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album reviews

Freddie Gibbs and Madlib

Piñata Madlib Invazion
7

Freddie Gibbs and Madlib make an unlikely duo: Gibbs is a brusque street-rap purist with "an icemaker for a heart," Madlib a crate-digging cult hero with a taste for deep psychedelia and free jazz. But the MC and the producer click in surprisingly satisfying ways on their first full-length album together, as Madlib's beats add a druggy, unpredictable edge to Gibbs' hard-boiled grudges and regrets. At its best, Piñata recalls the dark-alley vibes of Raekwon's classic, RZA... | More »

March 11, 2014

Aloe Blacc

Lift Your Spirit XIX/Interscope
6

Southern California soulman Aloe Blacc, who sang lead on Avicii's 2013 smash "Wake Me Up," will probably be enjoying some nice royalty checks for years to come – but while every college student in the hemisphere surely recognizes his voice, not nearly as many fans know his name. Blacc's major-label debut tries to change that with a set of hooky soul-pop tunes layered with folk-tinged acoustic elements. Highlights like the boisterous "Can You Do This" and an EDM-free mix of "Wa... | More »

Various Artists

Divergent: Original Motion Picture Soundtrack Interscope
4

Divergent, Hollywood's next big Hunger Games, is based on a bestselling trilogy of teen novels set in a dystopian future. The movie's soundtrack offers an image of the dystopian present, wanly blurring EDM, alt-rock and hip-hop into post-Yeezus multiplex schlock. The best songs pair an on-fire Kendrick Lamar with psychedelic tricksters Tame Impala and A$AP Rocky with droning French techno guy Gesaffelstein. Elsewhere, arty British electro-pop singer Ellie Goulding gets three tracks ... | More »

311

Stereolithic 311
5

On their first indie album in more than 20 years, funk metal's chillest bros are less concerned with elbowing for radio play – they've ditched producer Bob Rock after two albums – and are more content to settle into a heavier, self-sustaining life as a reggae version of alt-metal mainstays Helmet. Fighting the push-pull of negative-vibe merchants ("They wanna play my emotions/But I'm like the ocean"), the LP bursts with joyous choruses and taut grooves imported dire... | More »

Les Claypool's Duo De Twang

Four Foot Shack ATO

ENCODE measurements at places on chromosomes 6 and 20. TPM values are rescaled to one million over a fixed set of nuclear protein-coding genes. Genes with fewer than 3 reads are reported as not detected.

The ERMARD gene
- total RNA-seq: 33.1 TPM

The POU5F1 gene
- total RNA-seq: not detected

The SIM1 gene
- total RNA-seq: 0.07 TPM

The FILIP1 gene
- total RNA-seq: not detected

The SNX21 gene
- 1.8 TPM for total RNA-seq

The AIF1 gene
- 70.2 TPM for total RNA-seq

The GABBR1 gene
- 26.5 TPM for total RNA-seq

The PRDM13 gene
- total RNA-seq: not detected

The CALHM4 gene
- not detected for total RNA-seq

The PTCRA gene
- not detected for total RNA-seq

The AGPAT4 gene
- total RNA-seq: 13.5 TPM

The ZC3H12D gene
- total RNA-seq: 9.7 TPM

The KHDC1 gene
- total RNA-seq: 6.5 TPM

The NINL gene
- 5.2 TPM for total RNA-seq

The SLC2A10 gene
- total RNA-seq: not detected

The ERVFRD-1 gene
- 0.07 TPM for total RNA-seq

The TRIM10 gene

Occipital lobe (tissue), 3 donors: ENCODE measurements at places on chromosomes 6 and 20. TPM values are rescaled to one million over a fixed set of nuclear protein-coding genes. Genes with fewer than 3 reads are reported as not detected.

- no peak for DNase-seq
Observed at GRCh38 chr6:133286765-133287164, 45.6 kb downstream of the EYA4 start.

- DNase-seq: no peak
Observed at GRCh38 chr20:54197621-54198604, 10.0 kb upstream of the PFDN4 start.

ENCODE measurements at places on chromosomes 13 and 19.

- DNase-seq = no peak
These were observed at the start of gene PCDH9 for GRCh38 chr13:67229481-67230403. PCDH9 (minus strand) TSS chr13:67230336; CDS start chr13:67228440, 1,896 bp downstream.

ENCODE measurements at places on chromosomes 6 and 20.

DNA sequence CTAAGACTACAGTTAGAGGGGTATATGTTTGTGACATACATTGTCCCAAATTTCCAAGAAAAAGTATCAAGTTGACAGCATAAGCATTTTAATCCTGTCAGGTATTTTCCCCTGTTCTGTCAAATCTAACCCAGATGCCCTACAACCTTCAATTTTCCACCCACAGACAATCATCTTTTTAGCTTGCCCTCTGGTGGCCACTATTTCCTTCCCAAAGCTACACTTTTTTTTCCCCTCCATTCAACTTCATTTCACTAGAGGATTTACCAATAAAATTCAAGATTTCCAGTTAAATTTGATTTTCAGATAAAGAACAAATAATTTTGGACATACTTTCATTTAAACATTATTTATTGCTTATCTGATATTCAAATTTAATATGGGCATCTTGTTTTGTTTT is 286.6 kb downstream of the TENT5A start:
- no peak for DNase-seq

6

If you ever wanted to hear King Crimson tap out Mungo Jerry songs, then, boy, does Primus frontdude Les Claypool have a record for you. In Duo De Twang, the bassist pairs his familiar combat-boot Bootsy Collins moves with guitarist Brian Kehoe (an old thrash-metal pal from the Eighties). Their debut kicks a spittoon down the fine line between "weirdly hypnotic" and "profoundly irritating," with goofy covers of the Bee Gees' "Stayin' Alive" and Alice in Chains' "Man in the Box,"... | More »

Metronomy

Love Letters Because/Elektra
6

Metronomy sell mopey moods by the seashore: The British synth-poppers' last album was called The English Riviera, and now and then on their new one you even hear people splashing around. Love Letters opens with "The Upsetter," sounding like a message from some place stuck in 1992; the music starts out emaciated, but gets lusher as Joseph Mount reaches for his space-glitter falsetto. His zodiac kitsch in "I'm Aquarius" picks up steam too, and sweet Italodisco beach balls "Boy Racers"... | More »

Tensnake

Glow Astralwerks
6

Hamburg producer Tensnake is part of the same heavyhitting label roster as superstar DJs like Sebastian Ingrosso and Eric Prydz, but he's not really EDM. On his first full LP, he makes sharp-lined, songoriented house music that draws heavily from strutting early-Eighties electro-disco, like an all-synth version of Brooklyn's Escort. Nothing here bounds as joyously as Tensnake's club-ubiquitous 2010 single "Coma Cat," but "Feel of Love" (with Madonna producer Jacques Lu Con... | More »

March 7, 2014

Calle 13

MultiViral El Abismo
8

Calle 13 have come a long way since their 2005 debut, when they were a smartass pair of twentysomethings from Trujillo Alto, Puerto Rico, riding the international reggaeton boom with a club-minded mix of sex talk and political invective. With their fifth disc, frontman Residente and his halfbrother Visitante have made as ambitious a hip-hop album – if that's not too narrow a term – as any in any language. Beginning with an incantatory intro delivered by Uruguayan author Eduar... | More »

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Song Stories

“Stillness Is the Move”

Dirty Projectors | 2009

A Wim Wenders film and a rapper inspired the Dirty Projectors duo David Longstreth and Amber Coffmanto write "sort of a love song." "We rented the movie Wings of Desire from Dave's brother's recommendation, and he had me go through it and just write down some things that I found interesting, and they made it into the song," Coffman said. As for the hip-hop connection, Longstreth explained, "The beat is based on T-Pain. We commissioned a radio mix of the song by the guy who mixes all of Timbaland's records, but the mix we made sounded way better, so we didn't use it."

More Song Stories entries »
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